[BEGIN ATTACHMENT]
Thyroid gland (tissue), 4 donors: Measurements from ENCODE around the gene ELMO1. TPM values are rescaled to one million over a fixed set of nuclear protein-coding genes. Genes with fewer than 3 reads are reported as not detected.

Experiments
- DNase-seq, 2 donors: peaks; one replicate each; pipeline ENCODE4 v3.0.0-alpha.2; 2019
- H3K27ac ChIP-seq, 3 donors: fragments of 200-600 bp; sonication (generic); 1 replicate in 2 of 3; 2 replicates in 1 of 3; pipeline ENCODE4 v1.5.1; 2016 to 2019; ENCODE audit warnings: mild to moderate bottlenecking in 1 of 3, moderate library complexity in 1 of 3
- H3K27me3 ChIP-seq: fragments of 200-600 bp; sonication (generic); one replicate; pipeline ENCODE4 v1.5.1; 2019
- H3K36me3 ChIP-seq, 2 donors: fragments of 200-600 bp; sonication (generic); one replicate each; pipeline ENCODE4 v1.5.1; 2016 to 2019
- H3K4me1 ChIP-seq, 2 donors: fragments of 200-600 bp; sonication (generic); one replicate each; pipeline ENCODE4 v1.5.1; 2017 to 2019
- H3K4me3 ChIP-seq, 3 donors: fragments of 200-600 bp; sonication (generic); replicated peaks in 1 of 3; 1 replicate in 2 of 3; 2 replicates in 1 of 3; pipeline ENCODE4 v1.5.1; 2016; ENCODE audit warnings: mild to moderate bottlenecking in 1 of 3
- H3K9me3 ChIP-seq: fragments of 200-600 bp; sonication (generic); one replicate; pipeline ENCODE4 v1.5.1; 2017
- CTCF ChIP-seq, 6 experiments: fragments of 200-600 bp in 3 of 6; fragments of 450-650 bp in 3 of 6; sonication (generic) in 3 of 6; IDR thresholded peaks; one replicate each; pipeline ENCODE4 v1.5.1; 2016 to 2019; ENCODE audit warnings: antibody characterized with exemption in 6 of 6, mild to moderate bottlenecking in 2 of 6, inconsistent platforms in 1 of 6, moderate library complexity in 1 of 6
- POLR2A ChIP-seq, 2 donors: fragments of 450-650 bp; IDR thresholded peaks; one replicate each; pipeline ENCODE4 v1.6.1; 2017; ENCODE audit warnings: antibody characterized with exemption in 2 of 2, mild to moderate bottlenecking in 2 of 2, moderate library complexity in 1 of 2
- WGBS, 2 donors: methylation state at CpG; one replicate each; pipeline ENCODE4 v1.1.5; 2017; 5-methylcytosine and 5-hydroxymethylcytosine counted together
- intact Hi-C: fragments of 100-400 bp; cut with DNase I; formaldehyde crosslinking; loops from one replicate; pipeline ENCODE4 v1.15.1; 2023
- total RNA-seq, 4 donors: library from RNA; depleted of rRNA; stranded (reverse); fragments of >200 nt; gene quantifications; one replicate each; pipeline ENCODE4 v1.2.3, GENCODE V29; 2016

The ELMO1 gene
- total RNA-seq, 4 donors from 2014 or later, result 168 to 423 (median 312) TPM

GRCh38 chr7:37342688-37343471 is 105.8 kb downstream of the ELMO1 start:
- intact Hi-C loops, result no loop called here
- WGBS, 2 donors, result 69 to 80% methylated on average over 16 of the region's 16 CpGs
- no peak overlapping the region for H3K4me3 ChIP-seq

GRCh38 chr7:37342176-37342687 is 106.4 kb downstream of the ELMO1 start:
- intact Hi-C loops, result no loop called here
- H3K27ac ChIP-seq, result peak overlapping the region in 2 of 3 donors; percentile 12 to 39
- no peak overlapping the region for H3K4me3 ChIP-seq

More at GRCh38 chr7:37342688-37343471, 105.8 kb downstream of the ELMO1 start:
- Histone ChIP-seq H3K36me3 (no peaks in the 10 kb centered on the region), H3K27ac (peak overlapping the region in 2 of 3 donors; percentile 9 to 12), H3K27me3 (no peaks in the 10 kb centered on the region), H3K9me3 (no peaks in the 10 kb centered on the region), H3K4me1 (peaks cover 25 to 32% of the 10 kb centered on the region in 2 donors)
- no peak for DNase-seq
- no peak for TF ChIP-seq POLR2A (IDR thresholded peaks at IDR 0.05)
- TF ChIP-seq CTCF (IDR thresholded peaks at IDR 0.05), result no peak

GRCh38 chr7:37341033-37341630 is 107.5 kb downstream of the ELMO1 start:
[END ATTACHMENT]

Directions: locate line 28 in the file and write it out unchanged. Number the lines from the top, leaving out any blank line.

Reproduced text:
- no peak for TF ChIP-seq POLR2A (IDR thresholded peaks at IDR 0.05)